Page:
Good job to Commissioner Kulla.

Let us see if there really is an emergency:

Sixteen states have activated their state national guards, the San Francisco Bay area is shut down, New York is teetering on a complete shut down; the Secretary of the Treasury wants to act like former Democratic Presidential Candidate Andrew Yang and give Americans $1000 dollars; the President wants to stimulate the economy with a Trillion dollars we do not have, putting us in debt to $24 Trillion dollars; Schools are using school buses, employees, gas to deliver prepared foods to students and their families (at taxpayer expense); Governor Brown shuttered all restaurants, bars and so did the Governor of Washington...does any of the aforementioned count towards an "emergency?"

What happens when the money runs out? Anarchy? Vigilantism?

It is time to bring back "Victory Gardens" and protect to agricultural lands from commercial and residential development.

It is time to have Vendor-No Fee-Farmer's and Flea Markets at the Fairgrounds.

It's time for many changes to help one another.

David S. Wall

David S. Wall

POST 2

"Starrett said the county should gather information about how many county departments are having to modify day-to-day operations in response to the pandemic."

The County Administrator (a position of questionable utility) should have already made an assessment of his Department's service capabilities in the face of the pandemic and provided the information to the Commissioners.

"Commissioners also discussed their meeting schedule, and decided to scale back from two to one meeting per week. Huffer said the county does not currently have the ability to live-stream meetings. They are audiotaped, but not videotaped. Audiotapes are made available on the county’s website, www.co.yamhill.or.us."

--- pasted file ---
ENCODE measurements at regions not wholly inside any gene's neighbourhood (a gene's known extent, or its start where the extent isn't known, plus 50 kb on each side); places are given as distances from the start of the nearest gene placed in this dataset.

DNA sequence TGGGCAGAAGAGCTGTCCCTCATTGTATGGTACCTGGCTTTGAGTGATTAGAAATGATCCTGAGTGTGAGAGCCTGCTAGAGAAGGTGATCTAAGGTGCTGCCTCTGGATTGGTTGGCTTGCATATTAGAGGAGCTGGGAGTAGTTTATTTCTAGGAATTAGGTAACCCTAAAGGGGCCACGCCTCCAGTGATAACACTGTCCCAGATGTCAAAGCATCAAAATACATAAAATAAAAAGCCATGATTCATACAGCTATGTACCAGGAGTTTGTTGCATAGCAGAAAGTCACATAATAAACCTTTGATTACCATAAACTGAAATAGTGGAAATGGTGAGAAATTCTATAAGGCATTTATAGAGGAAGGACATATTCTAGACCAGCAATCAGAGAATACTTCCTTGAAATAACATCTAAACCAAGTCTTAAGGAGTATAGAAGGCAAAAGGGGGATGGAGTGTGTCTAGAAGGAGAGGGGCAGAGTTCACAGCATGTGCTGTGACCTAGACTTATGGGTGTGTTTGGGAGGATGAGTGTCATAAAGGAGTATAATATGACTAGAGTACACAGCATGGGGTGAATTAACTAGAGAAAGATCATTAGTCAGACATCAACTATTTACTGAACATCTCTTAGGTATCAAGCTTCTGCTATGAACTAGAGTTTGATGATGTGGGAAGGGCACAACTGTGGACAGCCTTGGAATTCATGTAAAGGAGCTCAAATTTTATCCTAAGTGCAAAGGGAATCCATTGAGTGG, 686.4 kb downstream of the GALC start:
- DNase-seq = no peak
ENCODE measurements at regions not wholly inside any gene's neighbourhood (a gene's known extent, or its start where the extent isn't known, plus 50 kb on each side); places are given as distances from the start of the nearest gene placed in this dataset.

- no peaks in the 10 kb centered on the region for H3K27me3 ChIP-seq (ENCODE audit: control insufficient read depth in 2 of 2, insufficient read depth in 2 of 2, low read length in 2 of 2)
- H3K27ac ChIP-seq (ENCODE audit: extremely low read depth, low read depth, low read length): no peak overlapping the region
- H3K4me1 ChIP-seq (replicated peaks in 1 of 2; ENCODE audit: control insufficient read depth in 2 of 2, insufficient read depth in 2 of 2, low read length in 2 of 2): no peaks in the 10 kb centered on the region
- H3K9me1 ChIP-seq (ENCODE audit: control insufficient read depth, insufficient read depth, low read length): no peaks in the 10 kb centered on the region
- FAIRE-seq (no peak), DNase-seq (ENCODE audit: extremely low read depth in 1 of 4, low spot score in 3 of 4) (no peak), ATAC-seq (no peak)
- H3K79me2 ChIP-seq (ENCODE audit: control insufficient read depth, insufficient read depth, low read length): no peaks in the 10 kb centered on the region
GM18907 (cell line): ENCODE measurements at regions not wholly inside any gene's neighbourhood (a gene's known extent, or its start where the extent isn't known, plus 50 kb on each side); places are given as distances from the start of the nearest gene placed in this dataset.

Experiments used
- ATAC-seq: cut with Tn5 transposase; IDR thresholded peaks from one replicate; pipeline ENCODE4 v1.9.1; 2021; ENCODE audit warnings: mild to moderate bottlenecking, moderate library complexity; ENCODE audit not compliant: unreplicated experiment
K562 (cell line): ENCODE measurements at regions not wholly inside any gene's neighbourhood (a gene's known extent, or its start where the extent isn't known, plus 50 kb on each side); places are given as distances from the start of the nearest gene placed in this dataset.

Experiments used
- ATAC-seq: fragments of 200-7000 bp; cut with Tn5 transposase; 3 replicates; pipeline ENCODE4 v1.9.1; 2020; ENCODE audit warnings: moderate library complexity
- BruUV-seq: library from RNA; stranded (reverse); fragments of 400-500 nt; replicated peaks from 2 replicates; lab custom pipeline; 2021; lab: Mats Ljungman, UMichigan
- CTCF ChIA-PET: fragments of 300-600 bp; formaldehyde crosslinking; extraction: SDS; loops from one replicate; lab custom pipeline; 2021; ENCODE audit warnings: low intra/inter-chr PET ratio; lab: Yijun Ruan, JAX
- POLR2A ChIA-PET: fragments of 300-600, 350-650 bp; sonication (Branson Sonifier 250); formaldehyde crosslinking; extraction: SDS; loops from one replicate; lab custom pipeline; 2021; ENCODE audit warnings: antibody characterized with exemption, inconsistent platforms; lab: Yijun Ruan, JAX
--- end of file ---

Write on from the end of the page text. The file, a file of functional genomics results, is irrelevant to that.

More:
The quality of the "audio taped" meetings is less than substandard. The County Attorney appears to routinely speak in a low voice and or not into the microphone at all.

Improvement must be made to the public recordings of the Board of Commissioner's meetings.

Should "audiotaped" be "audio taped?"

David S. Wall

David S. Wall

POST 3

"Commissioners also discussed their meeting schedule, and decided to scale back from two to one meeting per week."

Now this statement is down-right precious. What a unique way to get out of work.

Where it is reasonable the Commissioner's conference room, in the dilapidated "White House," is cramped and has very poor ventilation (attendees can attest to the poor ventilation when one of the Commissioners "breaks-wind"), expiration from the "other end" can easily spew micro-droplets all over everyone; necessitating an "emergency" not to have the "Informal Meeting" in the conference room due to spreading the plague.

Now due to scheduling requirements in the Court House, the Commissioners may have to schedule a "second meeting time at night." This is going to be of great value to the citizens (who still have to work during the day) to attend BOC meetings at night...

...Or, a change in venue is needed to keep the BOC working during daylight hours.

David S. Wall

M. Isaac

In the above post should Court House be Courthouse?

Lulu

Well, it's tough to whip up a Victory Garden overnight.

OregonBorn

Wow David.

You have a lot of time on your hands.

Congratulations.